Wednesday, October 8, 2014

There Must Be a Pony in Here Somewhere!

From the Desk of Joe Rollins

I know the title of this blog may sound confusing, but I will explain it later in greater detail. However, I wanted to begin by saying how happy I am that we finished the third quarter financially unscathed, and express how much I am looking forward to the fourth quarter.

We just experienced a quarter that had at least six ongoing wars (Syria, Afghanistan, Libya, Iraq, Israel and Palestine), an invasion by superpower Russia into Ukraine, an outbreak of an infectious disease in Africa, a total lack of confidence in the United States government and the executive branch, and we still finished essentially breakeven. I would say that’s not too bad! Oh, and let’s not forget the political unrest in Hong Kong and the ISIS beheadings – need I say more? Historically the third quarter is always the worst quarter of the year financially, principally due to the fact that many stock market traders do not work during the summer months. Due to the low volume and vacuum of traders, even the smallest move can have an enormous effect on stocks.

For that same reason, the fourth quarter of the year is generally considered the best. It is a time when all the traders come back to the floor, and a flood of new money comes into the stock market by way of pension plan investments. While somewhat scarce in the third quarter, the fourth quarter tends to evoke a frenzy of trading. There have been many studies that indicate if you stay in the market from November through May, and leave the market June through September, you will have captured all of the gains in history. Maybe it’s a mere coincidence or maybe it’s just the nature of human beings trading in a competitive market. Whatever the reason, the fact that we got through the third quarter essentially breakeven is pretty good and very exciting for the upcoming quarter.

Before addressing the seemingly inane title above, I wanted to provide you with the finishing results of the third quarter. For the quarter ended September 30, 2014, the Standard & Poor’s Index of 500 stocks actually had a gain of 1.1%. For the year, the S&P 500 is up a very satisfying 8.3%. While September was down and extraordinarily volatile, the fact that the major market index ended up positive for the quarter illustrates the underlying strength of the equity markets.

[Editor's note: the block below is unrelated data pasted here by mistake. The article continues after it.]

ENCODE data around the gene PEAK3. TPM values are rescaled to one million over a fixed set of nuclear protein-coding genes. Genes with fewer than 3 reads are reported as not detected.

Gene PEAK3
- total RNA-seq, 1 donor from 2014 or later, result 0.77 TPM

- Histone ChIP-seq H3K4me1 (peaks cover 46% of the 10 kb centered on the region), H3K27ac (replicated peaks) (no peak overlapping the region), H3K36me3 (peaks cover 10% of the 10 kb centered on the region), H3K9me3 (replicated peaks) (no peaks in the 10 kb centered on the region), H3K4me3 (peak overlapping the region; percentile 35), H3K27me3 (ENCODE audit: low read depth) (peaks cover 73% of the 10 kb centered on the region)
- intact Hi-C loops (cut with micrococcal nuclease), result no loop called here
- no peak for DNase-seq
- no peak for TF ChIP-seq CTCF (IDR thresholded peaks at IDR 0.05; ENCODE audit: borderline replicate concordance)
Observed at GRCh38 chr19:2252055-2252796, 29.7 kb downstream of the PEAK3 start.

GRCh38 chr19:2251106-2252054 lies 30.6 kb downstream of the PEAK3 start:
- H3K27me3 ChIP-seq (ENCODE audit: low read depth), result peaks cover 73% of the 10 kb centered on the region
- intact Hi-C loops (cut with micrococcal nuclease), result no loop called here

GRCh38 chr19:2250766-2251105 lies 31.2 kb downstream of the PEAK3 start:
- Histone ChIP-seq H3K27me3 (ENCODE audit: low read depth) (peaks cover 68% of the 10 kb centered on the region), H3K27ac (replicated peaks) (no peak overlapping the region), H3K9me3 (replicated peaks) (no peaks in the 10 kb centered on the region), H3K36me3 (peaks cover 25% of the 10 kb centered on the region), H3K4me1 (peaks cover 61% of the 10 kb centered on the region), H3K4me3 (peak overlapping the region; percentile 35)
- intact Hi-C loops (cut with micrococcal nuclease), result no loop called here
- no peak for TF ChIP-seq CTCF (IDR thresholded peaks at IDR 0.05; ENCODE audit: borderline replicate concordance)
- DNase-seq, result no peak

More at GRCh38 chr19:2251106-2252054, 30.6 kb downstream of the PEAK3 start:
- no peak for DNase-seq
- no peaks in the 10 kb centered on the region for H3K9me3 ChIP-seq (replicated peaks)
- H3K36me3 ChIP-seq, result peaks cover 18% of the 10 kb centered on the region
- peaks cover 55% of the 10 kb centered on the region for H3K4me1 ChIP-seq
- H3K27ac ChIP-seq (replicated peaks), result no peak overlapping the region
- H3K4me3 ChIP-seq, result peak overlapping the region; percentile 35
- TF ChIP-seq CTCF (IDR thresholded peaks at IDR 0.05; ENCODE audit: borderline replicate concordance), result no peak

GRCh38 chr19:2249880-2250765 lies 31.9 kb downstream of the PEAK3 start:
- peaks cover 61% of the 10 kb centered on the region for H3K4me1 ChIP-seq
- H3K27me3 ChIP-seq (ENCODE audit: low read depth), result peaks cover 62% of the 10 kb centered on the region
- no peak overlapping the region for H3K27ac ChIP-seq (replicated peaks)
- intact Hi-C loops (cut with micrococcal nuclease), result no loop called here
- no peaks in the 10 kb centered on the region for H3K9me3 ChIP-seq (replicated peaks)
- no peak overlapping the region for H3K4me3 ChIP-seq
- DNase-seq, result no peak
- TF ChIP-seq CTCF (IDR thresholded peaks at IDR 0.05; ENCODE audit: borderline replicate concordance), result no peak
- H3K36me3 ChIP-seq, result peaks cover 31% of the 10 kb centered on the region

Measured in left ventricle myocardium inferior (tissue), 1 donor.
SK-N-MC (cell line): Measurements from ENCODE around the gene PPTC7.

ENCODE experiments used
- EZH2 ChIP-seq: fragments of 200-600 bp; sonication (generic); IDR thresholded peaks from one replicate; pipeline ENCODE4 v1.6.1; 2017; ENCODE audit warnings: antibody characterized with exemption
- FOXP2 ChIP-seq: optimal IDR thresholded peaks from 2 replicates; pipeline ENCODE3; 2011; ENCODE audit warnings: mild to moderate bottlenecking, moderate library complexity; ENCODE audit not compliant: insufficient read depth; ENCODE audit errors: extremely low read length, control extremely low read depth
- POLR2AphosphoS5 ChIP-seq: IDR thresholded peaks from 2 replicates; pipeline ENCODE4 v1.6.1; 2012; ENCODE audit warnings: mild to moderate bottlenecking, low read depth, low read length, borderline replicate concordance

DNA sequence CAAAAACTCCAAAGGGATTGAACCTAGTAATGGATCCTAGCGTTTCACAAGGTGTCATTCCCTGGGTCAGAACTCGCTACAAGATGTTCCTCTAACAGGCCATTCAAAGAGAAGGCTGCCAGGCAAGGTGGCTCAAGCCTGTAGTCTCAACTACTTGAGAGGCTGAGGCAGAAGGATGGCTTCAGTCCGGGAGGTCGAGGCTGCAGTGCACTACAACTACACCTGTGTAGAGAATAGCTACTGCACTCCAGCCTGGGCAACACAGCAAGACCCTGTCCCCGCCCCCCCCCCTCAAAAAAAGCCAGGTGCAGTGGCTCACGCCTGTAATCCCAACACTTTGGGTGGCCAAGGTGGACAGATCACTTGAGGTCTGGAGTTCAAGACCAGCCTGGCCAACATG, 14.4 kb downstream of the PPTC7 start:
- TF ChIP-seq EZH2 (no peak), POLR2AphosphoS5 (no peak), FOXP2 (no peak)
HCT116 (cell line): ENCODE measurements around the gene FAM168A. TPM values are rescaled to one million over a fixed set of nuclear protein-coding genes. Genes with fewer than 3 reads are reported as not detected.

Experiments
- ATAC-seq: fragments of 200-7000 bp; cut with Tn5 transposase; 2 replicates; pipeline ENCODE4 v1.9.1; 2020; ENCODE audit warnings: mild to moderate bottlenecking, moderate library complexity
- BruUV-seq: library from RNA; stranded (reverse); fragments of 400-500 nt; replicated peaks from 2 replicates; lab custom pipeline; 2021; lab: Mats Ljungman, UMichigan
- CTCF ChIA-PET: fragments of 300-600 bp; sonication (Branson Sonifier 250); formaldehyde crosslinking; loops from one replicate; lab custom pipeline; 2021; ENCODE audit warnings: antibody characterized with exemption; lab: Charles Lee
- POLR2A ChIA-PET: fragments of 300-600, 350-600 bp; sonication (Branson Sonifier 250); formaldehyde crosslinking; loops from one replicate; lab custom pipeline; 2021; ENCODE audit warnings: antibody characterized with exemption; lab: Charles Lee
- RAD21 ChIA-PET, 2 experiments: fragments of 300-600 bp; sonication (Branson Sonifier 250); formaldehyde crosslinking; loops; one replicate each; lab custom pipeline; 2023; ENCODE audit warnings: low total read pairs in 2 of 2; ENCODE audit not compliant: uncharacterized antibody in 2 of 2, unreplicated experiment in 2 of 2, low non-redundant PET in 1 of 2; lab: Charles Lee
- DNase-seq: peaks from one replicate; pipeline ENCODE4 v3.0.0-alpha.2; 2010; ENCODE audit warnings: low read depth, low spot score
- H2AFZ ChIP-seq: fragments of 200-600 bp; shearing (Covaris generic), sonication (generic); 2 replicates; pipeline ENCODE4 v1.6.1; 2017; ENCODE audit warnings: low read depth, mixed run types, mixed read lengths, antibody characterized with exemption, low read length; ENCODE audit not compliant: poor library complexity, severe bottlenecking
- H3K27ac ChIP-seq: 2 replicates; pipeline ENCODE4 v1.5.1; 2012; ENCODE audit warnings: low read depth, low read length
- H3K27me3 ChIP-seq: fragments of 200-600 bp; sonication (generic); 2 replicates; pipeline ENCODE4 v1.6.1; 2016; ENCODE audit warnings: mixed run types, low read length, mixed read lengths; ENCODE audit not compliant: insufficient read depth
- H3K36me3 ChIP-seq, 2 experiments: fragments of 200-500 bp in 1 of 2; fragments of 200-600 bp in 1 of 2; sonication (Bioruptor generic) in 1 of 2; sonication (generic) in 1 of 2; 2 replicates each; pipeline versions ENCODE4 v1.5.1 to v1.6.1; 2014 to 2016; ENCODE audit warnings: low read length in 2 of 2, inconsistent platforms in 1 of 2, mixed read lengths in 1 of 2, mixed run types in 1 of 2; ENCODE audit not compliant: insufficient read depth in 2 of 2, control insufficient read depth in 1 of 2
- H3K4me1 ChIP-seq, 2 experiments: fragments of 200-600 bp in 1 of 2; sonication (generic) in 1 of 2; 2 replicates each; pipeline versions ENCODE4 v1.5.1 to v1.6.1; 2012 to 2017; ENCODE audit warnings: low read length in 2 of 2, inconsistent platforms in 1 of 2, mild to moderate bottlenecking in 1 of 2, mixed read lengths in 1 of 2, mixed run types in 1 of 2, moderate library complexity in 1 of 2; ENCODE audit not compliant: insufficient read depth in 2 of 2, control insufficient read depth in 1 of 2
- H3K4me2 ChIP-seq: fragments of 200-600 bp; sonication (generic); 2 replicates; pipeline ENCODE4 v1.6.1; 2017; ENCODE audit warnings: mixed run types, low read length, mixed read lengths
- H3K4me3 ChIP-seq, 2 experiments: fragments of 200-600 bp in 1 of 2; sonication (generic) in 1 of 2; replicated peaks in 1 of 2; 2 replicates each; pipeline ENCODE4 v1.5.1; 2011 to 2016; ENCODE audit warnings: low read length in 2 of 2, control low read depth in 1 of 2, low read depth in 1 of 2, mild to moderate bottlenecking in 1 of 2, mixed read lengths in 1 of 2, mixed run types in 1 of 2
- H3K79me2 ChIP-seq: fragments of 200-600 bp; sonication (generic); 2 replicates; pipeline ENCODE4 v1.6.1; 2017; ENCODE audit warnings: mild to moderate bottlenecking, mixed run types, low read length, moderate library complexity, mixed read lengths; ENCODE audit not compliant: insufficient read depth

For the third quarter, the Dow Jones Industrial Average was up 2.0%, and reflects a 4.7% gain for 2014. The NASDAQ Composite was up 2.2% for the third quarter and is up 8.6% for the year. Even the much maligned Barclays Aggregate Bond Index finished marginally higher for the quarter and up 4% for 2014.

As I have pointed out before, the Russell 2000 Small-Cap Index is continuing to get crushed this year. For the third quarter of 2014, it was down 7.4%, incurring a stunning 6.1% loss in the month of September alone. For no reason that I can discern, this index is down 4.4% for the year. Rather than try to be a hero, I have sold virtually all of our small-cap index funds and will look to reinvest again at the beginning of next year. There is certainly no reason for this broad-based sell off of the small-cap index, but you cannot just stand in front of a moving train… you need to get out of the way and let it settle.

While attending public speaking events, I am often asked why we do not invest in gold and precious metals. The principal reason is that there is no way to evaluate what a fair price is for gold. If there was ever a quarter that justified an increase in gold prices, it would have been the third quarter of 2014, inundated with its many crises. However, surprisingly gold was down a stunning 9.0% for the month, and now shows negative returns for 2014. Although many have been taught that you should invest in gold during world crises, it is proven here that any type of quantitative analysis is not followed by fundamental performance. Thus our decision to steer clear of such investments...

September was a particularly bad month for virtually all of the financial markets with equities, bonds, precious metals, natural resources, etc. all ending with losses for the month. Often when I see these types of months, I wonder whether this is a fundamental economic change or if the lack of volume exaggerated the losses and therefore really does not mean much. However, the foundation is set for higher stock prices going forward. As the title of this blog indicates, there certainly must be a pony in there somewhere.

I am often reminded of the joke that President Ronald Reagan always referenced. It certainly was not a joke that was created by him, but overnight the term became an international sensation. Looking back, it is hard to believe that it has been close to 30 years since Ronald Reagan was president and used this joke to illustrate the difference between an optimist and a pessimist. For those of you that do not remember the joke, I will quote it in its entirety to illustrate how clever it really is: